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Understanding Cell References

What is a Cell Reference

A cell reference is an alphanumeric value used to identify a specific cell in a spreadsheet.

In other words, a cell reference consists of letters and a number, and this combination represents the address of a specific cell. The letter identifies the column, and the number represents the row.

Here are two examples.

Cell B6 is in column B and row 6.

Cell AB12 is in column AB and row 12

Referencing a Range

A range is a group of cells. The reference of a range uses the cell address of the top left cell and the bottom right cell separated by a colon.

 

Here are two examples.

The reference for the range below is B2:D5.

 

The reference for the range below is A1:E3.

Relative, Absolute, and Mixed References

In this article, you have only seen relative references so far.

Relative references are written without any dollar signs ($). On the other hand, absolute references contain two dollar sign characters ($).

For example, the reference A2 is a relative reference while the reference $A$2 is an absolute reference.

You can have mixed references as well. A mixed reference will contain one dollar sign ($) instead of two.

For instance, the reference B$4 is a mixed reference.

Relative References

Relative references rely on the location of the cell that contains the reference and the cell that is referenced. In other words, it matters where the two cells exist relative to each other.

For instance, if cell D5 contains a relative reference to cell B2, it is important to note where cell D5 is located in relation to cell B2.

 

This is because whenever a relative reference is copied to another cell, that reference will change to mimic the same type of relation.

For example, if the previous reference is copied and placed into cell F7, the reference is updated to cell D4.

 

Although the reference has changed, the relative location between the cell that now contains the reference and the cell that is being referenced has remained the same.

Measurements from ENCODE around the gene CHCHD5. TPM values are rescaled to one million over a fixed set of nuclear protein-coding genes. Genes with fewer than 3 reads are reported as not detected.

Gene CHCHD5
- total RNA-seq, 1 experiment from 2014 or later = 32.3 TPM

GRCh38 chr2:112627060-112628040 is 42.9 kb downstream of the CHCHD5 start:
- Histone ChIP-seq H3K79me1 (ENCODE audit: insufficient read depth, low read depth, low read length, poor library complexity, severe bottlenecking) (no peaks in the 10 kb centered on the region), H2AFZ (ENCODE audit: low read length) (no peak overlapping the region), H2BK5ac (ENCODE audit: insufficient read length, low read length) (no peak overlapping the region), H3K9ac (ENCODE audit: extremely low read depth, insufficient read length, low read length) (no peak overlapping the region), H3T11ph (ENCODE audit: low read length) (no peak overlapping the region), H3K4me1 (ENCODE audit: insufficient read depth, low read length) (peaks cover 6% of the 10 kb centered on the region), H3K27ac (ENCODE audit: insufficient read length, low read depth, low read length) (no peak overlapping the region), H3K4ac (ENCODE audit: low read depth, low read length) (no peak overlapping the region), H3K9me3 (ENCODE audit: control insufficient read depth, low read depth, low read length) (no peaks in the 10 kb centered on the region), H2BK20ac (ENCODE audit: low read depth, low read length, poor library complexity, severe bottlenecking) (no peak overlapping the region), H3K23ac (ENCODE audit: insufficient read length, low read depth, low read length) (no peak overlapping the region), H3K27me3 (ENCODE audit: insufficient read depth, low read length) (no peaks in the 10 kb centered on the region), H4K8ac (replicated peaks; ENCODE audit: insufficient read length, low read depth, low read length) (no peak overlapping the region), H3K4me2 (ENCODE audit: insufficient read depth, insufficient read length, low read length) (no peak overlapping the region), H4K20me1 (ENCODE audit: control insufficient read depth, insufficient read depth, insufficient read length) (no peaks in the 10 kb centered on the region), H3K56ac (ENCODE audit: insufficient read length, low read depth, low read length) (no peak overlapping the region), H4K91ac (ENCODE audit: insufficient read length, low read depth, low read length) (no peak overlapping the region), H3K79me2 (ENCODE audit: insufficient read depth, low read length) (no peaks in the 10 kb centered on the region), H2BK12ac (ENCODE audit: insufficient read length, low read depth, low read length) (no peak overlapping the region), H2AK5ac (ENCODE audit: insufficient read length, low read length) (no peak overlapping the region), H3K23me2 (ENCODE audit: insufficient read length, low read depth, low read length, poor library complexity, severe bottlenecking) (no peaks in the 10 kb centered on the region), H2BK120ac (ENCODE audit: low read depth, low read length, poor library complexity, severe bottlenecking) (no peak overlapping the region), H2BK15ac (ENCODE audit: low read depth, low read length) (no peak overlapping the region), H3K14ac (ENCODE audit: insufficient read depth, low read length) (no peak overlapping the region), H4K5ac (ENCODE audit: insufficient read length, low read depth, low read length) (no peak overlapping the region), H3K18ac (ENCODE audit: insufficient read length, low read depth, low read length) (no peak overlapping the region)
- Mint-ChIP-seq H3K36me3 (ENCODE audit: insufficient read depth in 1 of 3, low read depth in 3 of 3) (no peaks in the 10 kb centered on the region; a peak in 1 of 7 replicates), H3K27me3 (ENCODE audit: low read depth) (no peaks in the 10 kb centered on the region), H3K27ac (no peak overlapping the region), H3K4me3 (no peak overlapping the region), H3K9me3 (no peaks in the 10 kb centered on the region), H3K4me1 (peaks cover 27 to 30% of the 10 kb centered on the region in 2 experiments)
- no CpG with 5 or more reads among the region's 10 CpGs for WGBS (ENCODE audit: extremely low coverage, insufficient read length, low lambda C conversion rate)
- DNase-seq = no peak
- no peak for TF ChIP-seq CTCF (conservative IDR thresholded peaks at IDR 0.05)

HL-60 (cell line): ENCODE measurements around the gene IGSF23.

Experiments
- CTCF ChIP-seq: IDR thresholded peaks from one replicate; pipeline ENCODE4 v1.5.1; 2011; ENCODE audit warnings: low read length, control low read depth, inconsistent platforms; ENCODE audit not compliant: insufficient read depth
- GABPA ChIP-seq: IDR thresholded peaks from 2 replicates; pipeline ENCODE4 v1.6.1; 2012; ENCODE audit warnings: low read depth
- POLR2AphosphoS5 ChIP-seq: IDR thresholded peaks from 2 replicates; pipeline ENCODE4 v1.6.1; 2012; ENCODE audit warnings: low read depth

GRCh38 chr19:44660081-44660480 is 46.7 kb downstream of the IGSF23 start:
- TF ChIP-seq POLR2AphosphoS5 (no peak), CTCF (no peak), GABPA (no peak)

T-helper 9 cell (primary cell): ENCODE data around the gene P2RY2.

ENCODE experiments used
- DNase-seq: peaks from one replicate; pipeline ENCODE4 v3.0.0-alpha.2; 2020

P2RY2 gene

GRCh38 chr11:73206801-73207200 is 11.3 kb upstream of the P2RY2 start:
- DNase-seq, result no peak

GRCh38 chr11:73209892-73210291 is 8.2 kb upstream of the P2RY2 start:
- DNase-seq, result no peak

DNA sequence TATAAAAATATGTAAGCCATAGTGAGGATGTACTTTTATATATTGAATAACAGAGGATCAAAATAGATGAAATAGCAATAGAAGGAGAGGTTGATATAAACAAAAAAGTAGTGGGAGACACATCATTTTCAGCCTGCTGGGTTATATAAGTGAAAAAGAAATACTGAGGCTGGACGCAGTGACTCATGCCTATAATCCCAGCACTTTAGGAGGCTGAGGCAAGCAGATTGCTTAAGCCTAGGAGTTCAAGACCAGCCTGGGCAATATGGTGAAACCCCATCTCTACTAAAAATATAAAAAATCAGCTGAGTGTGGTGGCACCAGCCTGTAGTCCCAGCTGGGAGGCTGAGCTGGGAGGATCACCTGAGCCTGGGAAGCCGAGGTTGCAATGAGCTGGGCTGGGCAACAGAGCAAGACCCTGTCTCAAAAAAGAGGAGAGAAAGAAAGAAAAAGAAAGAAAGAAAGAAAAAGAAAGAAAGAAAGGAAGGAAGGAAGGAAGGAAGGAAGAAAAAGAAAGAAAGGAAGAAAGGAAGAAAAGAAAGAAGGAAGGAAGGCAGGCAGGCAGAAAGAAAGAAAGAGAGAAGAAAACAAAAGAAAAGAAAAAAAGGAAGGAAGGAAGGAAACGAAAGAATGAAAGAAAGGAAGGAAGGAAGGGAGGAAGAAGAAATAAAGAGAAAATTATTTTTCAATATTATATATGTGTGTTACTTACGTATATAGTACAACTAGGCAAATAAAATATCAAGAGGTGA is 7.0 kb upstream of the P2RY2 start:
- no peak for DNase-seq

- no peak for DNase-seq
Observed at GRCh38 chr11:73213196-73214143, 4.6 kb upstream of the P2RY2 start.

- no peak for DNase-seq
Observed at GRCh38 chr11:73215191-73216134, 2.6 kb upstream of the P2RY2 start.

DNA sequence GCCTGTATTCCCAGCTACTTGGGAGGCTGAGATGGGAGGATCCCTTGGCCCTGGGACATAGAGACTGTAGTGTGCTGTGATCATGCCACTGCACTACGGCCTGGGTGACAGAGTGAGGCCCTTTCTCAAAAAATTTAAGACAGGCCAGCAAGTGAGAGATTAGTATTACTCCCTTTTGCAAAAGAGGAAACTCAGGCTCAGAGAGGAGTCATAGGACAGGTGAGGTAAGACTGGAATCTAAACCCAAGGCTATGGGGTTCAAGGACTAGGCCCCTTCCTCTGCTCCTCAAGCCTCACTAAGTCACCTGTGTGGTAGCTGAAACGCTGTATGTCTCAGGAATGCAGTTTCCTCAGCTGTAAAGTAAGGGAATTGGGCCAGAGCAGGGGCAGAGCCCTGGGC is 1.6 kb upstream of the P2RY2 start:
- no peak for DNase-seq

Absolute References

Absolute references do not care about the location of the cells at all. These references are absolute regardless of where they are moved or copied.

For example, if cell B2 contains the reference $D$4, then this reference will always reference cell D4 no matter what.

 

If the reference is copied to cell A1, you can see that the reference does not change or adjust in any way.

Mixed References

Looking back at absolute references, the dollar sign character ($) effectively locks the reference values in place.

In other words, if there is a dollar sign before the letter, then the letter will not change. If there is a dollar sign before the number, then the number will not change.

This is important to understand because mixed references only contain one dollar sign. Where that dollar sign is determines how the mixed reference will change when copied to another cell.

The best way to understand this is by looking at an example.

Cell A2 contains a reference to $C3.

 

If this reference is copied to cell B4, only the number changes while the letter stays the same.

Here is one more example.

Cell C4 contains a reference to C$8.

 

When the reference is copied to cell D2, the letter changes while the number remains the same.

 

And that about sums up the basics of cell references. If you have any questions or thoughts, be sure to leave a comment down below!

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